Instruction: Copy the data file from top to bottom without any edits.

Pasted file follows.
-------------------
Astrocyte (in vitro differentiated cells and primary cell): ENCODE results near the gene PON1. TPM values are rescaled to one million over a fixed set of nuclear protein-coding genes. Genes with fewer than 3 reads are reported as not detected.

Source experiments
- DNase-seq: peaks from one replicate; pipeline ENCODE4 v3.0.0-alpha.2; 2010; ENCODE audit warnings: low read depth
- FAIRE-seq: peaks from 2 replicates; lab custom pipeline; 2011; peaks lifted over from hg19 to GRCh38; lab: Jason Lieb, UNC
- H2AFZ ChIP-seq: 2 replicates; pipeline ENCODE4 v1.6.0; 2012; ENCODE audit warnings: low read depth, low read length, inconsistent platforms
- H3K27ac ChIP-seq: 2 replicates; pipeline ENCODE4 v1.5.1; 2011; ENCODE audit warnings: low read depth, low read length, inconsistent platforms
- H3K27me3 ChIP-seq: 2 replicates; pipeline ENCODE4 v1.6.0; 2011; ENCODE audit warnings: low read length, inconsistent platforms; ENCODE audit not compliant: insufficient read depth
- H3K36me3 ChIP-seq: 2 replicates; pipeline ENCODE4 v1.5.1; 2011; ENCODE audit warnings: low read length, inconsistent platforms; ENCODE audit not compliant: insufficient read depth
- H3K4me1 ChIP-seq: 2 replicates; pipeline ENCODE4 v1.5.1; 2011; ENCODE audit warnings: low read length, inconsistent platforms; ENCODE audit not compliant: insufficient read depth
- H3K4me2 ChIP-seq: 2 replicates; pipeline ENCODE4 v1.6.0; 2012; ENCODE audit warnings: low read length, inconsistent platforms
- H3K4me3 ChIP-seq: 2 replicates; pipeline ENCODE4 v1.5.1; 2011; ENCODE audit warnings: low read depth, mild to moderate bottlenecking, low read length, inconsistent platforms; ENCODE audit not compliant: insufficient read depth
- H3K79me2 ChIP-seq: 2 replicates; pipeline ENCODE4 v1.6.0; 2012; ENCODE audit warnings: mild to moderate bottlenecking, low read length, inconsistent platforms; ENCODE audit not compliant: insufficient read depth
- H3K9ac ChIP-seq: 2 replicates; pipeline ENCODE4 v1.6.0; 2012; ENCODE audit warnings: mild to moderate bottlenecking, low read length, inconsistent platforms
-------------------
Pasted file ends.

Astrocyte (in vitro differentiated cells and primary cell): ENCODE results near the gene PON1. TPM values are rescaled to one million over a fixed set of nuclear protein-coding genes. Genes with fewer than 3 reads are reported as not detected.

Source experiments
- DNase-seq: peaks from one replicate; pipeline ENCODE4 v3.0.0-alpha.2; 2010; ENCODE audit warnings: low read depth
- FAIRE-seq: peaks from 2 replicates; lab custom pipeline; 2011; peaks lifted over from hg19 to GRCh38; lab: Jason Lieb, UNC
- H2AFZ ChIP-seq: 2 replicates; pipeline ENCODE4 v1.6.0; 2012; ENCODE audit warnings: low read depth, low read length, inconsistent platforms
- H3K27ac ChIP-seq: 2 replicates; pipeline ENCODE4 v1.5.1; 2011; ENCODE audit warnings: low read depth, low read length, inconsistent platforms
- H3K27me3 ChIP-seq: 2 replicates; pipeline ENCODE4 v1.6.0; 2011; ENCODE audit warnings: low read length, inconsistent platforms; ENCODE audit not compliant: insufficient read depth
- H3K36me3 ChIP-seq: 2 replicates; pipeline ENCODE4 v1.5.1; 2011; ENCODE audit warnings: low read length, inconsistent platforms; ENCODE audit not compliant: insufficient read depth
- H3K4me1 ChIP-seq: 2 replicates; pipeline ENCODE4 v1.5.1; 2011; ENCODE audit warnings: low read length, inconsistent platforms; ENCODE audit not compliant: insufficient read depth
- H3K4me2 ChIP-seq: 2 replicates; pipeline ENCODE4 v1.6.0; 2012; ENCODE audit warnings: low read length, inconsistent platforms
- H3K4me3 ChIP-seq: 2 replicates; pipeline ENCODE4 v1.5.1; 2011; ENCODE audit warnings: low read depth, mild to moderate bottlenecking, low read length, inconsistent platforms; ENCODE audit not compliant: insufficient read depth
- H3K79me2 ChIP-seq: 2 replicates; pipeline ENCODE4 v1.6.0; 2012; ENCODE audit warnings: mild to moderate bottlenecking, low read length, inconsistent platforms; ENCODE audit not compliant: insufficient read depth
- H3K9ac ChIP-seq: 2 replicates; pipeline ENCODE4 v1.6.0; 2012; ENCODE audit warnings: mild to moderate bottlenecking, low read length, inconsistent platforms